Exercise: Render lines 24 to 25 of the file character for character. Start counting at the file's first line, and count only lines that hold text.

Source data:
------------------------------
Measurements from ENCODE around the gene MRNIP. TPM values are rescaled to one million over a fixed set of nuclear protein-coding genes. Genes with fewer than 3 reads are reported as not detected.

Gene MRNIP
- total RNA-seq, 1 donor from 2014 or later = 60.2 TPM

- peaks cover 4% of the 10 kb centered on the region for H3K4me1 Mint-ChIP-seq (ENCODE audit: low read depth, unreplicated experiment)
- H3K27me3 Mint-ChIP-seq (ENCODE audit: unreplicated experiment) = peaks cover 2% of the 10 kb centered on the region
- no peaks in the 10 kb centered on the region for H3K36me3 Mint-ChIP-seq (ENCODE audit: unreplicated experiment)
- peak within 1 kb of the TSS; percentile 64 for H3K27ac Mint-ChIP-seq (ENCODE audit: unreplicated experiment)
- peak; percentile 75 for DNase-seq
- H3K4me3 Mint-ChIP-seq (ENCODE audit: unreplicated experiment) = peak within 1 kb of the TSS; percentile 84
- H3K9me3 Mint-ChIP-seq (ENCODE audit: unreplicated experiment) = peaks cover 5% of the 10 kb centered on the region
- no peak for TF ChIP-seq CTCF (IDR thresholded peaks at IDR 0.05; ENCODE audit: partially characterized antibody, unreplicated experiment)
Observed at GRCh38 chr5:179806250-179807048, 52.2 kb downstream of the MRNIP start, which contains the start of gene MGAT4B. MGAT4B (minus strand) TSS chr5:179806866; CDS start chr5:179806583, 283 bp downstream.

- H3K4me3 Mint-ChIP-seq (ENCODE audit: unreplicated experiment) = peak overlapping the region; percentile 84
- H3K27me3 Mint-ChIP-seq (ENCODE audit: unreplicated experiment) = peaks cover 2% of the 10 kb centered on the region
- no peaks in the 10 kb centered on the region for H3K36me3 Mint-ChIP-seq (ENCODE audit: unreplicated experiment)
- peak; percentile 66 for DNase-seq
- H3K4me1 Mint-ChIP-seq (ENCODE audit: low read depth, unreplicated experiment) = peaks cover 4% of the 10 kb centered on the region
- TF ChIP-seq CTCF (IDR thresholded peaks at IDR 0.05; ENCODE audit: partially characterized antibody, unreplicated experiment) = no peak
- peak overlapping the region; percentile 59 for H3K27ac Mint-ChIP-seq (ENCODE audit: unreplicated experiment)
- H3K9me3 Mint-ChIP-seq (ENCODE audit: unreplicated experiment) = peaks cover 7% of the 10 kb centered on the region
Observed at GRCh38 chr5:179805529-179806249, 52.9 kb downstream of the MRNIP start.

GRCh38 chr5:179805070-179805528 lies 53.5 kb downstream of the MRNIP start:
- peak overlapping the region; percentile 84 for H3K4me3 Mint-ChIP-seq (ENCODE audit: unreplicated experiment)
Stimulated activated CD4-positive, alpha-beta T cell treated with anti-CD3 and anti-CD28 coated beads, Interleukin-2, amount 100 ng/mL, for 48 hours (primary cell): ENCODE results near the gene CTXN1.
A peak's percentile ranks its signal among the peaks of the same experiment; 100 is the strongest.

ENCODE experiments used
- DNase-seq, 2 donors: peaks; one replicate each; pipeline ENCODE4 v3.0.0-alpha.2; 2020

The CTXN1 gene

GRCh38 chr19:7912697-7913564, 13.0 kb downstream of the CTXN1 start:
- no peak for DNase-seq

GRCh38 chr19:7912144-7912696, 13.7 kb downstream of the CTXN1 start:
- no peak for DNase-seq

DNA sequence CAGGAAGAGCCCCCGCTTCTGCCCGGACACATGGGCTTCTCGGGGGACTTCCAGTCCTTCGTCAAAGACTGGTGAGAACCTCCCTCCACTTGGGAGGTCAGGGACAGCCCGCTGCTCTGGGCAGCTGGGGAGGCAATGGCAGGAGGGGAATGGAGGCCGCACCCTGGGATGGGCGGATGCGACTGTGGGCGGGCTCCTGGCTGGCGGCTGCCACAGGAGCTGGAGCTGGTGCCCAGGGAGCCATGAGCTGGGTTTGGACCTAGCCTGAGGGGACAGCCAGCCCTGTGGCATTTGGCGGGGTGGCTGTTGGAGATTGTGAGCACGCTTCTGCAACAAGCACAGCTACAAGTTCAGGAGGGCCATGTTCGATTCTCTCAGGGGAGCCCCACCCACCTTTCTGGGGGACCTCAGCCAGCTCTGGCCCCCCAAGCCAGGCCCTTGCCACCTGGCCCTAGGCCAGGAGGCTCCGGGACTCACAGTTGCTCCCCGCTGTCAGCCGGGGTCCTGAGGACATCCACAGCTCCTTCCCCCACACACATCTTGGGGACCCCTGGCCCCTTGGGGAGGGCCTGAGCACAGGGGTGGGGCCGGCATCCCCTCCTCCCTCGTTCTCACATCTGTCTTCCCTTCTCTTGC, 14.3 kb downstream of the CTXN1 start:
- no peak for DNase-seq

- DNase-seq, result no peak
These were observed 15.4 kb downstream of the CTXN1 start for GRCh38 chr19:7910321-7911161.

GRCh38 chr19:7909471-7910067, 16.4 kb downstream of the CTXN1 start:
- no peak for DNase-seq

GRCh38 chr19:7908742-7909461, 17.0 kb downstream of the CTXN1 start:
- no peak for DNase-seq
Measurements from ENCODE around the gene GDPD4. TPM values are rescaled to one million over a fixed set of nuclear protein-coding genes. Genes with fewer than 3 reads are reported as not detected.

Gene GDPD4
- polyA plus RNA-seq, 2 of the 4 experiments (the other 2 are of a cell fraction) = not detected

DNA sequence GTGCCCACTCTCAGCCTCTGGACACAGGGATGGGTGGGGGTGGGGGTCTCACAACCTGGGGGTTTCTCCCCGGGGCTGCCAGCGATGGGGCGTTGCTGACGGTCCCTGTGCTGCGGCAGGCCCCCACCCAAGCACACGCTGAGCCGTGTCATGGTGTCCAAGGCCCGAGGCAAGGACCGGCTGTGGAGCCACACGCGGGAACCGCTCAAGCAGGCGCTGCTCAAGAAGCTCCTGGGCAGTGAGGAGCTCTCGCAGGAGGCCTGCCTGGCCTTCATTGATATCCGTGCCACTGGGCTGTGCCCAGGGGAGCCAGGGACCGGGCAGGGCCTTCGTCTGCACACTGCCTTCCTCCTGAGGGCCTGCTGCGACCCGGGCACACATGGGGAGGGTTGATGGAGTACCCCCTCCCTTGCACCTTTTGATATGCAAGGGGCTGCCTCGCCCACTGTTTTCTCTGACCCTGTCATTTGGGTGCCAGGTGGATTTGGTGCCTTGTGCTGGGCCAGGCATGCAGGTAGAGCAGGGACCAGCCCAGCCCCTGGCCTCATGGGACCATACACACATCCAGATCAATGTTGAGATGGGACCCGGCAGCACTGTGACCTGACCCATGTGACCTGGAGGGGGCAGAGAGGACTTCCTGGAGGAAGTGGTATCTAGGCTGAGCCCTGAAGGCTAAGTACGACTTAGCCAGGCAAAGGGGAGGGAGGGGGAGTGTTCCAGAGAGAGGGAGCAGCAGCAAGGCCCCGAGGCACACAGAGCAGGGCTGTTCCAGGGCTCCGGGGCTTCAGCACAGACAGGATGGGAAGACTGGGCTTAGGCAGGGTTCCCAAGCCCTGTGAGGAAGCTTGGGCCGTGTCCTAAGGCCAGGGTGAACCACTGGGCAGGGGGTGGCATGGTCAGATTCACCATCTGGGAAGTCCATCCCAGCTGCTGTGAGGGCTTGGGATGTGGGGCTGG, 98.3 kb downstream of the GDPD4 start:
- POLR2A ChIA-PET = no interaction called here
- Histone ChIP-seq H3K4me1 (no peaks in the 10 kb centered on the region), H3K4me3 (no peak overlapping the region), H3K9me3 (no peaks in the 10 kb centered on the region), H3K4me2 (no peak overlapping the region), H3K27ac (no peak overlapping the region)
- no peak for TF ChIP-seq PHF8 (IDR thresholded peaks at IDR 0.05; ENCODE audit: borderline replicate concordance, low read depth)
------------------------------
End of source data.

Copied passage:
Stimulated activated CD4-positive, alpha-beta T cell treated with anti-CD3 and anti-CD28 coated beads, Interleukin-2, amount 100 ng/mL, for 48 hours (primary cell): ENCODE results near the gene CTXN1.
A peak's percentile ranks its signal among the peaks of the same experiment; 100 is the strongest.